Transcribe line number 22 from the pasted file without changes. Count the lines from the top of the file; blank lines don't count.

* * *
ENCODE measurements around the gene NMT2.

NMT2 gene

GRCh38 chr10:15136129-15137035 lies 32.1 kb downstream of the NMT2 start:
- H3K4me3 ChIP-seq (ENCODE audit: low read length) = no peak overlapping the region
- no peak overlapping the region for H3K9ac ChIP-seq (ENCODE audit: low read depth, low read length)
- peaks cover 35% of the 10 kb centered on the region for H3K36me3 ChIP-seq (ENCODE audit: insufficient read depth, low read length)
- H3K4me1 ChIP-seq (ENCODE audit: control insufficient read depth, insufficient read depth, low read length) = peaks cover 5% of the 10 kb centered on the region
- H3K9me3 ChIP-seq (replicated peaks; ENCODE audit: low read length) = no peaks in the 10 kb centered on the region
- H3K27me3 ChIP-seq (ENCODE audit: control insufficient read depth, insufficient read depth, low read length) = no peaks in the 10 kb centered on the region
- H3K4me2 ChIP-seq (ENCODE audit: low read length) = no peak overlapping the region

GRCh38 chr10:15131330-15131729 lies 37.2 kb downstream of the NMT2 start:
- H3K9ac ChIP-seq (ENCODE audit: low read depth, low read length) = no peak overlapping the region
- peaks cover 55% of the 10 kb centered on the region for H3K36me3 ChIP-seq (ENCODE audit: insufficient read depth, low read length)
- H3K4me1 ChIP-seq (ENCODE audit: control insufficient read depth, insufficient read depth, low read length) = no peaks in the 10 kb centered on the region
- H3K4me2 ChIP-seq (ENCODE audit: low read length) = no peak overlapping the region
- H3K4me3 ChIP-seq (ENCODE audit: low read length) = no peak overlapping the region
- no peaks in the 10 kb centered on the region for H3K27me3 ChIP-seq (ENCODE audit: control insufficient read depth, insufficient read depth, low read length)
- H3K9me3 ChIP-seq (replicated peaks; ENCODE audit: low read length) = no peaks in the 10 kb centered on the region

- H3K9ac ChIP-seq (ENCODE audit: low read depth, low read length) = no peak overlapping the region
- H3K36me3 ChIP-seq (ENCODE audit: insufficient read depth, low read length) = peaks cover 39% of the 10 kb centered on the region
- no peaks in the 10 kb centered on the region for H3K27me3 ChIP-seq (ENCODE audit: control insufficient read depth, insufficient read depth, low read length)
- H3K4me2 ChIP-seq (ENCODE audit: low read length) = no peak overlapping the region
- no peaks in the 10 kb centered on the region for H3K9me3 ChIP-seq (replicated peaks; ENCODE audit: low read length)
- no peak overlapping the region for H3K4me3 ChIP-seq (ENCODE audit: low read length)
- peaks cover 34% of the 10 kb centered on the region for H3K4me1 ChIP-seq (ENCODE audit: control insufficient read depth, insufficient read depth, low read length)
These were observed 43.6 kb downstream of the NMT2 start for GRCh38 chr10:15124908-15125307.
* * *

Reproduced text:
- H3K4me2 ChIP-seq (ENCODE audit: low read length) = no peak overlapping the region